What to do about a cold spiritual life

Often when we grow in prayerfulness, the Lord purifies our intentions and asks us to pray even when we do not have feelings or get much response back. Something else to ask ourselves in times like these is if we have fallen into the habit of some small hidden sins or imperfections. While these are not mortal, they can zap our spiritual vitality. Have you ever been walking around with a sinus infection? While you are not usually incapacitated, you feel like you are dragging. It is the same in the spiritual journey.We are not being scrupulous here. Time is short in the spiritual life! We are made to be saints, to be filled with the utter fullness of God’s life and share that with others. Small “spiritual infections,” while they do not kill us, can make us much less than dynamic in the Spirit. To understand more, it is worth taking a look at the insights and experiences of Blessed Dina Belanger (1897-1929) into the effect on the soul of three types of common foibles.Blessed Dina was a member of the community of the Religious of Jesus and Mary in Sillery, Quebec, Canada. One day, Blessed Dina received a special grace from Jesus where he showed her a multitude of souls who were more or less serious about living the Catholic Faith. However, each was struggling in a particular way. She wrote:

Blessed Dina Bélanger

Blessed Dina Bélanger

“The Heart of Jesus said to me: I am going to let you see my life in them or my separation from them. He pointed to three souls in particular.

About the first, he said: ‘You can recognize me in this soul: but, you see, my hands are tied by threads. This soul loves me, but remains attached to material goods which bind my hands and  prevent me from giving great graces.’

With the second, he shared: ‘Look here, I am more luminous and loved more by them, but look at my Heart. It is pierced by tiny thorns: these are the small things that it refuses and which prevent me from giving it all the treasure of my Heart.’

Considering the third soul, he lamented, ‘You can barely see me. My feet and hands are bound with cords: thorns penetrate my Heart, pressing in upon it and making it bleed. This is a lukewarm soul. In her, my action is paralyzed and the soul is very close to leaving me.’

While in subsequent posts, we will consider each of the three types of imperfects sequentially, in brief, consider yourself in this moment. What do you hold onto now in place of God like the first soul? One of the most prevalent subtle attachments to the “here and now,” is gluttony. Venerable Father Felix Rougier (1859-1938), founder of the Missionaries of the Holy Spirit, defined gluttony as “the material disorder that wins over the appetite to go beyond the limits of discretion and of prudence in eating and in drinking.  It weakens the forces of the soul, brings a lack of enthusiasm, and coldness.”  Where do you go beyond the bounds of discretion? When your daydream after a stressful day, is to go to the adoration chapel or the freezer for that rocky-road ice cream?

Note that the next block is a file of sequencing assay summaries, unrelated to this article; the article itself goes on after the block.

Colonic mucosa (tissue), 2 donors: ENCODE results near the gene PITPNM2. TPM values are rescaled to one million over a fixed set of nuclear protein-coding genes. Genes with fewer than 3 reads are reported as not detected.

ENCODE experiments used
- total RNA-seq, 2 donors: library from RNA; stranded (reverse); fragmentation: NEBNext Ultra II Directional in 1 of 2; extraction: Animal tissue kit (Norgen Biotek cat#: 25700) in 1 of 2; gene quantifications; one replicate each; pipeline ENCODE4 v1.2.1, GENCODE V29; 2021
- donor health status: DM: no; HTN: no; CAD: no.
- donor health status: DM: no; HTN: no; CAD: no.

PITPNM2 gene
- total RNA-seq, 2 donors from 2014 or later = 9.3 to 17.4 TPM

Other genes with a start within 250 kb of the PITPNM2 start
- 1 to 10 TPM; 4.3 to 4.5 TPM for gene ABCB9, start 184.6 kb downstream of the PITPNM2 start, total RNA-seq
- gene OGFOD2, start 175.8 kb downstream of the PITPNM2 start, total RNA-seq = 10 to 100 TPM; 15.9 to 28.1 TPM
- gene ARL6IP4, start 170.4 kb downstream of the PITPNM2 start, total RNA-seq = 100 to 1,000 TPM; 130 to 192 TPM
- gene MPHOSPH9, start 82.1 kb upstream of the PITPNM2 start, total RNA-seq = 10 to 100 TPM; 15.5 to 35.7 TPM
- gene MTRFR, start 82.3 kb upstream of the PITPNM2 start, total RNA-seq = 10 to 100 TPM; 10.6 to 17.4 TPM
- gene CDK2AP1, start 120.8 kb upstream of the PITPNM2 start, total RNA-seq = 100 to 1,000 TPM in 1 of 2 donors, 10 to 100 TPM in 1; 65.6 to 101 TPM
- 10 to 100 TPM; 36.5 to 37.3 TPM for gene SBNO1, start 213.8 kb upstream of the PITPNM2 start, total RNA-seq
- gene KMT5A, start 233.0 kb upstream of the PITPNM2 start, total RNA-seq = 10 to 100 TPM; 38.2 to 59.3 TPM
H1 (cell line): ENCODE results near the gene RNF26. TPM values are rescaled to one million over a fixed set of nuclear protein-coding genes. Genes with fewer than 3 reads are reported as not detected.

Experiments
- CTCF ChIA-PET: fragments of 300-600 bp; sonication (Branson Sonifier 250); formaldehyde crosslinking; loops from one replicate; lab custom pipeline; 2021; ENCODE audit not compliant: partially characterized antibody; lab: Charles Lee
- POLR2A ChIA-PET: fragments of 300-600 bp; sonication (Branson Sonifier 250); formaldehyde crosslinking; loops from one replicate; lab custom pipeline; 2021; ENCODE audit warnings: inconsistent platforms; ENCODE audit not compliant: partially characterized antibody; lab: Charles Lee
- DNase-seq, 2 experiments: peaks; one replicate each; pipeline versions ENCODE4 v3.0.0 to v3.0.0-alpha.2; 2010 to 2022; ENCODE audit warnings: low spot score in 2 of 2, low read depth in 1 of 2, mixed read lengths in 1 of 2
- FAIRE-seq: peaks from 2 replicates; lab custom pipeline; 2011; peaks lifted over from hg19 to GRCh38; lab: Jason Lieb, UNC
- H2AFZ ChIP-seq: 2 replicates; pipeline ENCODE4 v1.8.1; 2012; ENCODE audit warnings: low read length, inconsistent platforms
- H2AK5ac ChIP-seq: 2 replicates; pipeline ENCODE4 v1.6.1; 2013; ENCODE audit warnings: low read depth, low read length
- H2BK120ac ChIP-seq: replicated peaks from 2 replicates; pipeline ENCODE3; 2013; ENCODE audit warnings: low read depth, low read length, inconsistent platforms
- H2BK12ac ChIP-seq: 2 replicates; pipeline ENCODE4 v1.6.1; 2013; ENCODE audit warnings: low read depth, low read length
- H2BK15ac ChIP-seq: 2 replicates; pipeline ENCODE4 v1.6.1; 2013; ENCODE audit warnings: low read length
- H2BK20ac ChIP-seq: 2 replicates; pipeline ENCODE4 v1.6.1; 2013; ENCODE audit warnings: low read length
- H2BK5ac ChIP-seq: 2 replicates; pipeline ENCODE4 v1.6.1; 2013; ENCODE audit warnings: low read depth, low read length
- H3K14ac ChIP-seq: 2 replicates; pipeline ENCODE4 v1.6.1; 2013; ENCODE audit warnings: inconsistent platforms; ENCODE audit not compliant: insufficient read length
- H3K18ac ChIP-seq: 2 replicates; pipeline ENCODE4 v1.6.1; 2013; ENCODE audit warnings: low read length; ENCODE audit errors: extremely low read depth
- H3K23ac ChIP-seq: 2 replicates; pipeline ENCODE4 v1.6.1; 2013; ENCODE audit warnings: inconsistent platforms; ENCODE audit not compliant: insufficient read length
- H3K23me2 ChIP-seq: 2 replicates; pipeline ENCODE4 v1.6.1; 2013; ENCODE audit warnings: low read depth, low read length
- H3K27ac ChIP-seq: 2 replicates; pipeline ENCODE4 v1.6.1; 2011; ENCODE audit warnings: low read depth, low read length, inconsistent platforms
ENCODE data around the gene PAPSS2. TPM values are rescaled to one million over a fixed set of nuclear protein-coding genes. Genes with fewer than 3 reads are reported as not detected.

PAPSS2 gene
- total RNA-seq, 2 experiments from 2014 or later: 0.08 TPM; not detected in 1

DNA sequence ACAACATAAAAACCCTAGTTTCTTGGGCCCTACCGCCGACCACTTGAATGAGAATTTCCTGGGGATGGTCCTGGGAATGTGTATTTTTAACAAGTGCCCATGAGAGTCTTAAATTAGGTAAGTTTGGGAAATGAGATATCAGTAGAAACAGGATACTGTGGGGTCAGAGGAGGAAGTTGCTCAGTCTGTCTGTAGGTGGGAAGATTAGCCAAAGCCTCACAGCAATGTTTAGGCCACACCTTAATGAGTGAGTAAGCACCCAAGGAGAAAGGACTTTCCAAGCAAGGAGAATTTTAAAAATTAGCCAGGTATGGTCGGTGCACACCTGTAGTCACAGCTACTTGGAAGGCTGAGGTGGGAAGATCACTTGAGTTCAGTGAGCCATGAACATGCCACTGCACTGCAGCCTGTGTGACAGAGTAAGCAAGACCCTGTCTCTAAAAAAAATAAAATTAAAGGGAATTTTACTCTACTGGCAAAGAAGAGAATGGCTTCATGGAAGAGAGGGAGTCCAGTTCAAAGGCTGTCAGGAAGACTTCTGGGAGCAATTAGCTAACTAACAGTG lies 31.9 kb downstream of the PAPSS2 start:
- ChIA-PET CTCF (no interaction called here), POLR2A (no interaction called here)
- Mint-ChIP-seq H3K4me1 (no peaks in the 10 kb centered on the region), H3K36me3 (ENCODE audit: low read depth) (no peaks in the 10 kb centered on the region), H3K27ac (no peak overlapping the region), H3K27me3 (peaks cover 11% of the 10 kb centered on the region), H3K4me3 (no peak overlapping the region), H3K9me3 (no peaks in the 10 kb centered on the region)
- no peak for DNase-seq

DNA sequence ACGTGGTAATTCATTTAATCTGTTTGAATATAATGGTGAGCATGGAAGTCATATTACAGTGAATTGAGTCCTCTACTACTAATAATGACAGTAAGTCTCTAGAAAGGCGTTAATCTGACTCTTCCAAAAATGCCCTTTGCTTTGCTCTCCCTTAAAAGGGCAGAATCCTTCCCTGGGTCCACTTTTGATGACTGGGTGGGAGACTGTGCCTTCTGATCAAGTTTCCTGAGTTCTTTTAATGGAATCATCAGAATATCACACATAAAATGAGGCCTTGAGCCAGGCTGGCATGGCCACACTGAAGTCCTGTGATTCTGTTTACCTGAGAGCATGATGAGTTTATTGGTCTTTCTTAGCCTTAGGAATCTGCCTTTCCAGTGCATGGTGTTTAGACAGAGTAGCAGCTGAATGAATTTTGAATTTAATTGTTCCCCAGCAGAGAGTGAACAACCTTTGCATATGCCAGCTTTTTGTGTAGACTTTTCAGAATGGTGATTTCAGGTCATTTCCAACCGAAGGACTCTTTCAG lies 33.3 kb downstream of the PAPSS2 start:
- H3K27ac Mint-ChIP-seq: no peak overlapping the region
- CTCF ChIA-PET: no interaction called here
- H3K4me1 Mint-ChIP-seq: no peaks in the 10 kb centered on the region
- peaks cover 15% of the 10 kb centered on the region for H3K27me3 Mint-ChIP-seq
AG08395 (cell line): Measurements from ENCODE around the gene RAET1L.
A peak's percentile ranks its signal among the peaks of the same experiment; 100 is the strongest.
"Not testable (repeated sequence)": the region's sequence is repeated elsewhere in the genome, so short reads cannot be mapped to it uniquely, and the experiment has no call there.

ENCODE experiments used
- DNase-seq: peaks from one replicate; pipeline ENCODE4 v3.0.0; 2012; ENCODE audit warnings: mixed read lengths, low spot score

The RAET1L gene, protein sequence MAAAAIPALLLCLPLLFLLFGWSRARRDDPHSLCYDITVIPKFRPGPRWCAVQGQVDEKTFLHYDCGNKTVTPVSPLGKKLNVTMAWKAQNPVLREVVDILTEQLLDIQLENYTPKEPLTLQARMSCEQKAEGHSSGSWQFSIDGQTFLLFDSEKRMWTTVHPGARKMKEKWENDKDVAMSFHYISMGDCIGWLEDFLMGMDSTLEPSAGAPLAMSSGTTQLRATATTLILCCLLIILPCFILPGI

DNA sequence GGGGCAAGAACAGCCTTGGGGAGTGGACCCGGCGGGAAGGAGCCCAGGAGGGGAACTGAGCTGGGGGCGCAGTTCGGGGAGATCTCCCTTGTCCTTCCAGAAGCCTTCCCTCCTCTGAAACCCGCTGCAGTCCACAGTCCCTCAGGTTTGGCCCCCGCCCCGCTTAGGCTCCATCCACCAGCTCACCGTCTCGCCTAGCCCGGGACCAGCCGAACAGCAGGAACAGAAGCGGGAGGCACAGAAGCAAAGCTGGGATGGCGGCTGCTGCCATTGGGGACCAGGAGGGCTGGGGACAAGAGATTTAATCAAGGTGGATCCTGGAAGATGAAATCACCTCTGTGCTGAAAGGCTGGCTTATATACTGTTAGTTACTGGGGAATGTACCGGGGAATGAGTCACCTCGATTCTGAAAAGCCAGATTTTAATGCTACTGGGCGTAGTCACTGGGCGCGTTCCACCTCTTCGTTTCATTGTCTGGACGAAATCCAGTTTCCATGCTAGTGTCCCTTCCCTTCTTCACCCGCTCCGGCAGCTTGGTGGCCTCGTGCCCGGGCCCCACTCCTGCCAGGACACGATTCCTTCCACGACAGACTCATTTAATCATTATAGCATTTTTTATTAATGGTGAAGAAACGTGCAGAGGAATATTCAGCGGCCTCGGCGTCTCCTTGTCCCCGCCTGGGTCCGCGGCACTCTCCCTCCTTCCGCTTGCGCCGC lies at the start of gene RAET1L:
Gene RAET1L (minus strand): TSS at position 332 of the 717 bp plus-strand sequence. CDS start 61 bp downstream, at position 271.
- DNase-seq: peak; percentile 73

When someone hurts your feelings, do you withhold this small everyday pain from Jesus like soul two by continuing to dwell on the hurt? Or, do you release it to him and let him combine it with his own, his offering that is perpetuated at every Mass. Touchiness, which robs us of peace, according to Venerable Rougier, who recounted words from Jesus, is “a refined form of pride that consists in interior sorrow that wounds the soul by making it imagine that it is alone and forgotten” when all the time I am there to comfort them. If you are not touchy, what do you with hold from Jesus and why?

Taking the third soul into account, a love of comfort, an excessive gentleness with oneself or a tendency to grumble or complain are “sentiments of the soul” that tranquilizes and dulls the heart so we lose our energy, and courage to handle difficulties. Do you have a holy rectitude when you do not feel like making the kids lunches? Can you shut your mouth when you sense that your spouse needs quiet?  In waking up our souls, we want to become aware of any exaggerated focus on self that can divert us from our path to the Crosses. The Lord wants to liberate us from our impurities to give us fullness of life.

Consider what Jesus pointed out to Blessed Dina:

“In these souls who are abandoned to me, who refuse me nothing, I am totally radiant. You can no longer see anything of the soul itself. I have substituted myself for it. I refuse it nothing. I can freely bestow on it all the treasures of my Heart. I make it happy and it consoles me.”

Let us wage “war” on these subtle imperfections in ourselves. If we do, what graces await us and those we pray for!

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